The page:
CANADA WARBLER

Cardellina canadensis

Status:  Rare regular spring and fall migrant east, rare casual central and west.

Documentation:  Specimen: HMM 1793, 17 May 1916 Spring Ranch, Clay Co.

Taxonomy:  No subspecies are recognized (Pyle 1997).

Spring:  May 11, 11, 11 <<<>>> May 29, 29, 30

Earlier dates are 3 May 2012 Sarpy Co, 6 May 2014 Sarpy Co, 8 May 2014 Dodge Co, and 9 May 2003 Knox Co.

Migration is in the latter two thirds of May.

This species is less numerous in the midcontinent of the United States in spring than in fall. Curson et al (1994) stated that Canada Warblers tend to follow the Atlantic coast in spring but occur in higher numbers westward in fall. In Iowa, of 422 Canada Warblers banded, 302 were in fall (Dinsmore et al 1984).  This species is one of the last spring migrants to arrive.

Away from the east there few reports, including two from the Panhandle 4 May 2014 Scotts Bluff Co and 18 May 1919 UNSM ZM6913, and several from the central: May 1980 Thomas Co (Bray 1994), 19 May 1996 a male netted at Lake Ogallala, Keith Co (Brown et al 2012), and 28 May 1997 adult male netted Lake Ogallala (Brown et al 2012).

  • High counts:  3 at Walnut Grove Park, Omaha 24 May 2009, 3 at Fontenelle Forest, Sarpy Co 21 May 2018, 3 at Wyuka Cemetery, Lancaster Co 22 May 2020, and 3 at UNL East Campus 23 May 2020.
    Best spring totals are 27 in 2020, 13 in 2018, 9 in 1996, 8 in 2009 and 6 in 2005.

Fall:  Aug 21, 21, 22 <<<>>> Sep 25, 26, 27

Earlier dates are 12 Aug 2014 Dixon Co, 18 Aug 2018 Douglas Co, 18 Aug 2018 Platte Co, and 19 Aug 2012 Knox Co.

A later date is 12 Oct 2019 Dakota Co (ebird.org).

Migration is from mid-Aug through late Sep.

An amazing showing was the 11 reports, involving a total of 14 birds, all in the east, 31 Aug-25 Sep 2016. This was eclipsed, however, by the 33 reports involving 35 birds in 2019, again all in the east 24 Aug-12 Oct.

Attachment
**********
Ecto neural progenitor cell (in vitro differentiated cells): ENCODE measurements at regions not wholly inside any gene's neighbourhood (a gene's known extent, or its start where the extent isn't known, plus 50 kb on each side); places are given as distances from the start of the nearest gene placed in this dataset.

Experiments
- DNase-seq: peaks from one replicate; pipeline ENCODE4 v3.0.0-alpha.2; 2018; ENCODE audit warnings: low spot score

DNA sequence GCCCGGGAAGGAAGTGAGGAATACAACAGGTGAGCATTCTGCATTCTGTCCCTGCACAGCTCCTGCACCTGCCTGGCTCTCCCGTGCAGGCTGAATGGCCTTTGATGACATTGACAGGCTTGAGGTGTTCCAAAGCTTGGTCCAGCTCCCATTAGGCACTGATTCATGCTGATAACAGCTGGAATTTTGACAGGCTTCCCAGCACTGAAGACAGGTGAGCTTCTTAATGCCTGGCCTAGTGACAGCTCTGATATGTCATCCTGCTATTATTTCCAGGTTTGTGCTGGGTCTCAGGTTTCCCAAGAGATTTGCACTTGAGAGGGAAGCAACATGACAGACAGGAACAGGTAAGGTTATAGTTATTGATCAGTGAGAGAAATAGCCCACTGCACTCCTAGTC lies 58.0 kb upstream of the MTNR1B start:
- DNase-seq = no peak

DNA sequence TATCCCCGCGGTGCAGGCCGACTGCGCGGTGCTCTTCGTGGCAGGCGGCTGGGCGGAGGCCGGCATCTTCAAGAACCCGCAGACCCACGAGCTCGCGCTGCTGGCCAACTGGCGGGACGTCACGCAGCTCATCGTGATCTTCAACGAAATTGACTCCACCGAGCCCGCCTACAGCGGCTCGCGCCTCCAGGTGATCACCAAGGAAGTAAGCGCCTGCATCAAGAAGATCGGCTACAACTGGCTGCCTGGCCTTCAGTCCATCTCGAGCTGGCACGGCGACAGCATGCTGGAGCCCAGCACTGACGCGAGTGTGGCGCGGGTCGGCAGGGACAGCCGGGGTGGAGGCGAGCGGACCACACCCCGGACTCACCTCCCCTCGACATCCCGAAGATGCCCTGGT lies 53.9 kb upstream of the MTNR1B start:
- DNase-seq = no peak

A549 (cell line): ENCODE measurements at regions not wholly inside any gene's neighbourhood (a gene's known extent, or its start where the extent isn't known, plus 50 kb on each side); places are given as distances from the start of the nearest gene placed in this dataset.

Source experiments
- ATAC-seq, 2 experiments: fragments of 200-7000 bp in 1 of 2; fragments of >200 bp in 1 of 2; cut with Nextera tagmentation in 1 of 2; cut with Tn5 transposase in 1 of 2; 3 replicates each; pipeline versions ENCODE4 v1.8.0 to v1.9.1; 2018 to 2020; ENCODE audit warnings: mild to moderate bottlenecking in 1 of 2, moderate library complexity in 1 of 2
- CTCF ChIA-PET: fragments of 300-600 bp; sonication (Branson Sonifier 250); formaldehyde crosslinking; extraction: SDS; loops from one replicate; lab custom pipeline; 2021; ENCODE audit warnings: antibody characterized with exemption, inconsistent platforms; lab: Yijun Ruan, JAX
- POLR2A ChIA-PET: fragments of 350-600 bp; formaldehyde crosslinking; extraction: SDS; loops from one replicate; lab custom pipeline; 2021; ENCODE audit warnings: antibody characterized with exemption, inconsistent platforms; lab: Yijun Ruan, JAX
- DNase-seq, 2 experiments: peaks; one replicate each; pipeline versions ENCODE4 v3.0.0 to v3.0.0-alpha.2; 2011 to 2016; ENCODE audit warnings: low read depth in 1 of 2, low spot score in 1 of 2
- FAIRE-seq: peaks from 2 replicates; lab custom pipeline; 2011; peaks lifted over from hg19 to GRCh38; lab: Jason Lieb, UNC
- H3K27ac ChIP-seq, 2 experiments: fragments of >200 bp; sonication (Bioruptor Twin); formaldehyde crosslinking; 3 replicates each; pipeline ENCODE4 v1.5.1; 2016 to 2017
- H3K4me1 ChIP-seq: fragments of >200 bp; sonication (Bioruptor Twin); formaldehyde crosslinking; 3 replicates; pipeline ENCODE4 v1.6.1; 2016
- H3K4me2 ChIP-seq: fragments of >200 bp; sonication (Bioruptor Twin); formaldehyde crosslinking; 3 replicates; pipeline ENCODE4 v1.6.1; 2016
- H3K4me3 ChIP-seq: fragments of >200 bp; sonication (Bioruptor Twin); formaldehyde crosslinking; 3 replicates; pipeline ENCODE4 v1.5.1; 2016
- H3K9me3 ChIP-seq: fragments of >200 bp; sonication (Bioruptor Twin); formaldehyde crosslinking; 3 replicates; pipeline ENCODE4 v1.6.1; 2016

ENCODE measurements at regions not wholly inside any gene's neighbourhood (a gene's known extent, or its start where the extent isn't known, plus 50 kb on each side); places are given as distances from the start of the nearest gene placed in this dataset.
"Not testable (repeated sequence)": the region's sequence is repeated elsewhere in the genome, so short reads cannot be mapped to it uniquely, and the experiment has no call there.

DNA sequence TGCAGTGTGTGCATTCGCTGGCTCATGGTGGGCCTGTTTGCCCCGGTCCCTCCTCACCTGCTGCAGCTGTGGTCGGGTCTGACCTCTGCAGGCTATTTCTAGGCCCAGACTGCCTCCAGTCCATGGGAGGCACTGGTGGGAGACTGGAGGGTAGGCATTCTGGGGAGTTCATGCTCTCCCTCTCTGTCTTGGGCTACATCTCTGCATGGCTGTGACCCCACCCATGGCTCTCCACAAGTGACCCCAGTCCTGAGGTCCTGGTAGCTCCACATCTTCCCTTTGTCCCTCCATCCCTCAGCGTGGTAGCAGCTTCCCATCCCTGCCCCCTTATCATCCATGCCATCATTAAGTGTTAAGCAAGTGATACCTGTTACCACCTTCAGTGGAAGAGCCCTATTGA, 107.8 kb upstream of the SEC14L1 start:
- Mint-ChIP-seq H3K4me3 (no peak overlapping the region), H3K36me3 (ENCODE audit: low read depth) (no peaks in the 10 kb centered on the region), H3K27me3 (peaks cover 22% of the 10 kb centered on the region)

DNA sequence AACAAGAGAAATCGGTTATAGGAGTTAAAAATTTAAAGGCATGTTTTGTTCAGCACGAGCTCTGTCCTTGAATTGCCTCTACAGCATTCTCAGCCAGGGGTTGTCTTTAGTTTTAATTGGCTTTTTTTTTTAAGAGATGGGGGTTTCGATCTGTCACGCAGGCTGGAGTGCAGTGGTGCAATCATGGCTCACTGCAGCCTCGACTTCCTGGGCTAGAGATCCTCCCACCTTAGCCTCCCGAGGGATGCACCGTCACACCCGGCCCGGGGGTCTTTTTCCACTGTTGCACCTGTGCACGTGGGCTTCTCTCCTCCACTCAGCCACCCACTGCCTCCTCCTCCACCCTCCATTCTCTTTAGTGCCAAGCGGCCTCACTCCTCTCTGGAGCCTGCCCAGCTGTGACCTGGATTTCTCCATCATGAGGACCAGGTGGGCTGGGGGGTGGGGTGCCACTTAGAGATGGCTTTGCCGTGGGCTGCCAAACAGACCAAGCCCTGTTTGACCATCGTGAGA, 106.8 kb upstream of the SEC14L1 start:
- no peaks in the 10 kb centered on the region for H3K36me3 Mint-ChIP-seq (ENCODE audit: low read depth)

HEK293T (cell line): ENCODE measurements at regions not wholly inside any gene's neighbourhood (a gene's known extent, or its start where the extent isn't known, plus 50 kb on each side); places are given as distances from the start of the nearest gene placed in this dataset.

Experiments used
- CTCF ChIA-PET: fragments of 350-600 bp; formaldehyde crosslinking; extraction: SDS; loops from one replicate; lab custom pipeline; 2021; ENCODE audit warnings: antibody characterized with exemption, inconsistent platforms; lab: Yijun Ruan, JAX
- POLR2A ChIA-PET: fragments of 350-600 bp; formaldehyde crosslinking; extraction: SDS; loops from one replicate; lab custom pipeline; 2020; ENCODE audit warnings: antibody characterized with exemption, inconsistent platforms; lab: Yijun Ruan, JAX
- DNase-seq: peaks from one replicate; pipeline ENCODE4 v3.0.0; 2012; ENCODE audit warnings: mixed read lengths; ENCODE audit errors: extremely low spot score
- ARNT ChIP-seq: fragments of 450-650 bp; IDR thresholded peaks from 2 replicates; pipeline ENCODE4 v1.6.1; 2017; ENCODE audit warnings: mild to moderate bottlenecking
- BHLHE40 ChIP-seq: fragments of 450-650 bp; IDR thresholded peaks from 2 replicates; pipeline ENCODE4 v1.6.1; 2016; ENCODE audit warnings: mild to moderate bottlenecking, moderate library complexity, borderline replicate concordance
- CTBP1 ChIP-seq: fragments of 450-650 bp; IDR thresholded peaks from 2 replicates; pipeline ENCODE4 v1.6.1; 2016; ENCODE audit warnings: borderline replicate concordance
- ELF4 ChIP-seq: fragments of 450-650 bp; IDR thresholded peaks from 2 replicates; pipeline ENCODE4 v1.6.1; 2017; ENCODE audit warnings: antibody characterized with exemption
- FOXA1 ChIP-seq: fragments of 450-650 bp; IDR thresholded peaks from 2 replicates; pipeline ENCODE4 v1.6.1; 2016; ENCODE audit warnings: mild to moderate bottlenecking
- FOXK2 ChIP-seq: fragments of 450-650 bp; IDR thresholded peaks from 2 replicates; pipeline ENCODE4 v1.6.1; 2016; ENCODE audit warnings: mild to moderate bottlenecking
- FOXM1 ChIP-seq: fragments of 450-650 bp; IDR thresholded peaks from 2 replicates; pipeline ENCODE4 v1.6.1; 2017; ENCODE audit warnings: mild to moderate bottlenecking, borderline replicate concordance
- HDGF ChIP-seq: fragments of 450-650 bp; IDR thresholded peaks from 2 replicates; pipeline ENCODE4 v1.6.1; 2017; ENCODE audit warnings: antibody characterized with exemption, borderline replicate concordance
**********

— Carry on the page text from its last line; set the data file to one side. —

There are few reports away from the east, including a single Panhandle report 22 Aug 1987 Sheridan Co (Williams 1988) and these from the central:  19 Aug 2000 Clay Co (Jorgensen 2012), 27 Aug 2006 Lake Ogallala (Brown et al 2012), 3-4 Sep 1981 Boone Co (specimen WSC 679), 7 Sep 2002 NNF Bessey, Thomas Co (Brogie 2003), and 26 Sep 2010 Hitchcock Co.

  • High counts:  3 in Lincoln, Lancaster Co 27 Aug 2009, and 3 in Bellevue, Sarpy Co 13 Sep 2009.

Abbreviations

HMM: Hastings Municipal Museum
NNF: Nebraska National Forest
WSC: Wayne State College

Acknowledgement

Photograph (top) of a Canada Warbler at Papillion, Sarpy Co 14 Sep 2016 by Phil Swanson.

Literature Cited

Bray, T.E., B.K. Padelford, and W.R. Silcock. 1986. The birds of Nebraska: A critically evaluated list. Published by the authors, Bellevue, Nebraska, USA.

Brogie, M.A. 2003. 2002 (14th) Report of the NOU Records Committee. NBR 71: 136-142.

Brown, M.B., S.J. Dinsmore, and C.R. Brown. 2012. Birds of Southwestern Nebraska. Conservation and Survey Division, Institute of Agriculture and Natural Resources, University of Nebraska—Lincoln, Lincoln, Nebraska, USA.

Curson, J., D. Quinn, and D. Beadle. 1994. Warblers of the Americas. Houghton Mifflin Company, Boston, Massachusetts, USA.

Dinsmore, J.J., T.H. Kent, D. Koenig, P.C. Petersen, and D.M. Roosa. 1984. Iowa birds. Iowa State University, Ames, Iowa, USA.

Jorgensen, J.G. 2012.  Birds of the Rainwater Basin, Nebraska.  Nebraska Game and Parks Commission, Lincoln, Nebraska, USA.

Pyle, P. 1997. Identification Guide to North American Birds. Part I, Columbidae to Ploceidae. Slate Creek Press, Bolinas, California, USA.

Williams, F. 1988. Southern Great Plains Region. American Birds 42: 96-100.

Recommended Citation

Silcock, W.R., and J.G. Jorgensen.  2021.  Canada Warbler (Cardellina canadensis). In Birds of Nebraska — Online. www.BirdsofNebraska.org


Birds of Nebraska – Online

Updated 9 Apr 2021